First baby born as a result of a uterus transplant from a dead woman
Brazilian doctors two years ago transplanted a uterus from a deceased 45-year-old woman, 32, whoora gave birth to a healthy cohand. Freshlywed mother suffers from a rare disease called. syndromeoMayer-Rokitansky’ego-Küstera-Hauser (MRKK) and was born without a uterus.
The first baby from a transplanted uterus was born in Sweden in 2013. A woman had her grandmother’s uterus transplanted. In total, uterine transplant surgery from a living donor has been performed 39 times around the world. Organs headownie came from the immediate family – Mothers donated their organs to corkom. After such treatments, 11 babies were born. But 10 previous prob uterus transplants from deceased female donors failed or ended in miscarriage.
The Brazilian case study was published in the journal „The Lancet”.
A case in point with São Paulo shows that uterine transplants from deceased donors are feasible. This could open the way for women suffering from infertility and rare conditions like MRKH.
– The use of the deceased could greatly expand access to this treatment. Our results provide evidenceow for a new option for women with uterine defects. First uterine transplants from live donorsob were a medical milestone, creating the possibility of childbirth for many infertile women with access to suitable donorsow and needed medical equipment. However, the need for a living donor is a major limitation, as such are rare. They are usually willing and eligible family members or close friends. The number of waspsob willing to donate their organsoin the aftermath of their deaths is much higher than the number of – said Dr. Dani Ejzenberg of the University of São Paulo, ktory led the study.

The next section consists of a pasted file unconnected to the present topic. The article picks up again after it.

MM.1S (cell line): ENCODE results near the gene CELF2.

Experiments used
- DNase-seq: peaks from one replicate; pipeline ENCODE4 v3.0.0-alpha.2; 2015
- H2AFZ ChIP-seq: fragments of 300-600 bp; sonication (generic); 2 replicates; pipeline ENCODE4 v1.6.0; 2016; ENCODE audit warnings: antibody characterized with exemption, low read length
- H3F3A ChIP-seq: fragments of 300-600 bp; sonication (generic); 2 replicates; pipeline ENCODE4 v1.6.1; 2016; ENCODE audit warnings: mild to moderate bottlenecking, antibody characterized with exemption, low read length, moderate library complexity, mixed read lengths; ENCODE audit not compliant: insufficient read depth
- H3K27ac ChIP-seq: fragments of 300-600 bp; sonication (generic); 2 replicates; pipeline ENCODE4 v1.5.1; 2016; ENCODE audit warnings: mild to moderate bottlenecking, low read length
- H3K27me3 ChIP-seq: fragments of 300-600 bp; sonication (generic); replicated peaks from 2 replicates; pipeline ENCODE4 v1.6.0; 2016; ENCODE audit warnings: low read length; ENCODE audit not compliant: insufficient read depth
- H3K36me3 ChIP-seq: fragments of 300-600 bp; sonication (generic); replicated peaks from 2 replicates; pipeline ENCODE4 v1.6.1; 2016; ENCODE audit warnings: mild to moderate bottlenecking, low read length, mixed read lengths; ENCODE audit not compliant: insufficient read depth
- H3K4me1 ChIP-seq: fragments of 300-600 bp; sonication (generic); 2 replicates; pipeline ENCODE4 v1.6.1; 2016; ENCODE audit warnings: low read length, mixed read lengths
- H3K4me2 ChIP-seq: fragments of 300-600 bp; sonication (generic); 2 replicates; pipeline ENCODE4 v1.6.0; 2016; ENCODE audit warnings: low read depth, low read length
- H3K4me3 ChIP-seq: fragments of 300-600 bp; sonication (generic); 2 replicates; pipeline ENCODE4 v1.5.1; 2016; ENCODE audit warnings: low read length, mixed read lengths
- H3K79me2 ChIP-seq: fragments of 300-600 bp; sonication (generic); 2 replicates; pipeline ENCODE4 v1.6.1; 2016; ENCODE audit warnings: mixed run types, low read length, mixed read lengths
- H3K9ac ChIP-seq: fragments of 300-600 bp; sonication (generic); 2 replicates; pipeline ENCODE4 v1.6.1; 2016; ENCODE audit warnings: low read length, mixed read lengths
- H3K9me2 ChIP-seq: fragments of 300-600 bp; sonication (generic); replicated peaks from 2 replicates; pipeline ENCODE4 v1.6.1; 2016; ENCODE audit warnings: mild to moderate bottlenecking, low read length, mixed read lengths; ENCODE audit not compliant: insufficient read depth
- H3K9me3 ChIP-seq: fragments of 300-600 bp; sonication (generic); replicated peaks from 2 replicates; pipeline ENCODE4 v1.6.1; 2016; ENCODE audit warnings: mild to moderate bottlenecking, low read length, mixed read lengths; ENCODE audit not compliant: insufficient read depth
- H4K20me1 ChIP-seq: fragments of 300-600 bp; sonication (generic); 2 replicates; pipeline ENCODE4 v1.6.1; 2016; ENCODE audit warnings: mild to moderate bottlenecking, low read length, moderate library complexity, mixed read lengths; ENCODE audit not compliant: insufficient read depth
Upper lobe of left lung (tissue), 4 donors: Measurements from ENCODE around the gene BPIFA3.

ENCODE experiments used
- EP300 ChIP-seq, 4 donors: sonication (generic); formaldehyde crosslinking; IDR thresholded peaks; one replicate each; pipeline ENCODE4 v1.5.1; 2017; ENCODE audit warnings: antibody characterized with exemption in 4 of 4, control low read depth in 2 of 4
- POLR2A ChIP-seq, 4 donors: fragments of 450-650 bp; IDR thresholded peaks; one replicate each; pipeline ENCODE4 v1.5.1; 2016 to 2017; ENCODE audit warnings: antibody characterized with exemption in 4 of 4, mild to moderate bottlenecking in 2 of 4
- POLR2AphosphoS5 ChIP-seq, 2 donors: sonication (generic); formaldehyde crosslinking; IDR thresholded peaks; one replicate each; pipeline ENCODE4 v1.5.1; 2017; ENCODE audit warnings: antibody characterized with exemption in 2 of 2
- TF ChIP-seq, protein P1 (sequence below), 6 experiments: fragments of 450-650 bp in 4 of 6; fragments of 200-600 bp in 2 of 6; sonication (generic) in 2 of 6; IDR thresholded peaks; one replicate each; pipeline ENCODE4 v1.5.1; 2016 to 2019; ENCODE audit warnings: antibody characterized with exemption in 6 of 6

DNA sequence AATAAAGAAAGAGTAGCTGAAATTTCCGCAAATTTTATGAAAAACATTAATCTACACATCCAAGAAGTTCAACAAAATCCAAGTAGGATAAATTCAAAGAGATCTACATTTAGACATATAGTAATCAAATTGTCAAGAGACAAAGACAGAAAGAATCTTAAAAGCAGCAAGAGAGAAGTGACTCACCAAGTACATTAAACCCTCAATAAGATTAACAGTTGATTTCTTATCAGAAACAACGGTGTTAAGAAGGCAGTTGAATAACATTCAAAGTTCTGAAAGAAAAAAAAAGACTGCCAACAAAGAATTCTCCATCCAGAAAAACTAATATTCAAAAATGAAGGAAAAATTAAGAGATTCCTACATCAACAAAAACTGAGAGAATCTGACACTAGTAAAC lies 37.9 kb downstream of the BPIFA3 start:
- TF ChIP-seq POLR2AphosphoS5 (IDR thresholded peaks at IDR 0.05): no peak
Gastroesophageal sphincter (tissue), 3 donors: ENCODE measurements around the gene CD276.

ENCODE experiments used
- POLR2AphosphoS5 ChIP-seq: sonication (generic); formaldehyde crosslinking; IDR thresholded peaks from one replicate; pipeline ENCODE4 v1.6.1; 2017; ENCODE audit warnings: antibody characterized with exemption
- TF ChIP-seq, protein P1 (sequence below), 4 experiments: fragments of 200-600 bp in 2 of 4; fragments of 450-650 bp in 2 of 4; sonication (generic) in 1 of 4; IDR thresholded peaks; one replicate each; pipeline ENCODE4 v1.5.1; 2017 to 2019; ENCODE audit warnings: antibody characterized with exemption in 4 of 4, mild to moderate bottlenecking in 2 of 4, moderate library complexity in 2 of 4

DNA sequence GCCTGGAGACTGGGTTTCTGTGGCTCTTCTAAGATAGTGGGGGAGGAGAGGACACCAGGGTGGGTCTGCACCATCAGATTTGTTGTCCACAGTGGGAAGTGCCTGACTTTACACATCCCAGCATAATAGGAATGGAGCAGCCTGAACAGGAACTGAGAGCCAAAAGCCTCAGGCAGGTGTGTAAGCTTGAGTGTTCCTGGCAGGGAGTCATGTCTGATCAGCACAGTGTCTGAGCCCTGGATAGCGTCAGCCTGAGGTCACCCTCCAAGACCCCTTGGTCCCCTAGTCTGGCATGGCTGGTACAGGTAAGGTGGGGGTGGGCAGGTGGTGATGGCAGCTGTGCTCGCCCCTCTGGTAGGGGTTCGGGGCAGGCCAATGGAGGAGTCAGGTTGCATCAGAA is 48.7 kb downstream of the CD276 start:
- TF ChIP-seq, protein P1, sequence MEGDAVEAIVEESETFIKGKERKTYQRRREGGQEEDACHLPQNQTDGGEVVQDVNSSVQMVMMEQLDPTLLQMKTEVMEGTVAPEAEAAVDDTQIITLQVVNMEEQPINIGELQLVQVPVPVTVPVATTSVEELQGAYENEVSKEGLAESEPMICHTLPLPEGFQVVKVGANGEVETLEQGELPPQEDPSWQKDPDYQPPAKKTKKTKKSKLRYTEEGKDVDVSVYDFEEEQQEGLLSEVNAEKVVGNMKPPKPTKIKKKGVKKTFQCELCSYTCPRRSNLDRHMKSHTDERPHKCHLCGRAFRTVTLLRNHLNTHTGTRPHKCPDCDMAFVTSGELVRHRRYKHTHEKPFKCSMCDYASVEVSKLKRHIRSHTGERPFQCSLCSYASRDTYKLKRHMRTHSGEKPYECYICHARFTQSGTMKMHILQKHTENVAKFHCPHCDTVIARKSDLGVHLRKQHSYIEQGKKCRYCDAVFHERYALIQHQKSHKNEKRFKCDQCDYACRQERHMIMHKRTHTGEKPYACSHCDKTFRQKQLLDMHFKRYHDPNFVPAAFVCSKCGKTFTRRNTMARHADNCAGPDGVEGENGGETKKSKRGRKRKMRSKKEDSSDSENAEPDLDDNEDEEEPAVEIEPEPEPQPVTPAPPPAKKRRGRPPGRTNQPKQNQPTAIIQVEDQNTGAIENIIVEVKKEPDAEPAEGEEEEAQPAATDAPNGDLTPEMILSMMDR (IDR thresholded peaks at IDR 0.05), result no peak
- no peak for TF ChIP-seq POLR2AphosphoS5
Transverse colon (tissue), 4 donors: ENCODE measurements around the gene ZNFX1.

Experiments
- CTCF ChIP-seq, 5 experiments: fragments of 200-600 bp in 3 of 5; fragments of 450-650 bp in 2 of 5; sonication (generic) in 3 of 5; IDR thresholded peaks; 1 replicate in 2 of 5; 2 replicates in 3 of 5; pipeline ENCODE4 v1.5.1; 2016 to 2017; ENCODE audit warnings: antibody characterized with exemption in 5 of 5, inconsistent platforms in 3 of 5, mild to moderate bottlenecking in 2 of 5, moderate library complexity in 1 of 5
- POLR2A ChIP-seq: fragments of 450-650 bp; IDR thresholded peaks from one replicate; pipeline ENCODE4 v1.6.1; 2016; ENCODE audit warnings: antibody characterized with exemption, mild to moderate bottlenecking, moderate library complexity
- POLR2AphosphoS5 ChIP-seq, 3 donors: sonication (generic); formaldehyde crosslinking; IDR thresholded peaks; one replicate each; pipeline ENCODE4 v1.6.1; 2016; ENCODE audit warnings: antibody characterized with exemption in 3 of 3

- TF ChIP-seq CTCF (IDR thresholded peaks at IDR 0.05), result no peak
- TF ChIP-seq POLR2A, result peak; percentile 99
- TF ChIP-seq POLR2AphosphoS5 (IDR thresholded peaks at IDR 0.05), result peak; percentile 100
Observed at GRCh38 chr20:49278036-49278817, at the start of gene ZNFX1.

The operation took place in September 2016. A 32-year-old woman born without a uterus underwent an IVF procedure four months before the transplant, which resulted in eight fertilized eggs, whichore was subjected to cryopreservation.
The transplant operation took more than 10 hours. After the operation, the patient stayed in the intensive care unit for two days, followed by six days in a specialized transplant unit. The hospital received five rotive drugoin immunosuppressants, as well as antimicrobials and anticoagulants. Immunosuppression continued outside the hospital until delivery.
Five months after transplantation, the uterus showed no symptomsoin rejections. Ultrasound scans showed no abnormalities, and the 32-year-old had regular menstruation. Seven months after the transplant, the woman was implanted with eggs taken earlier and fertilized. The authors in the publication highlighted that they were able to implant the eggs into the uterus much earlier than in previous transplantsoin the uterus, where it usually took place after a year.
Ten days after implantation, the pregnancy was confirmed. Non-invasive prenatal testing was performed at 10 weeks, showed normal development of theoj płod, and ultrasound scans at 12 and 20 weeks revealed no abnormalities. There were no problems during the pregnancyow, except for a kidney infection at 32 weeks’ gestation, whichora was treated with antibiotics in the hospital. The girl was born via cesarean section at 36 weeks gestation and weighed 2550 g.
The transplanted uterus was removed by cesarean section and immunosuppressive therapy was discontinued. At seven months and 20 days of age, when the article was written for publication, the baby had continued breastfeeding and weighed 7.2 kg.
The paper’s authors wrote that transplants from the dead may have some advantages over donations from the living. The idea is primarily to avoid the risks associated with surgery to remove the uterus from a living person. It should also be noted that many countriesow already has well-established national systems for regulating and distributing doncow organow from deceased donorsow.
In a commentary on the publication, Dr. Antonio Pellicer of Italy wrote that this is a groundbreaking procedure, but it is still at an early stage. Many questions still remain unresolved. Results and effects of donations from living and deceased donorsoin yet to be pored overownane, and surgical and immunosuppression techniques will be optimized in the future.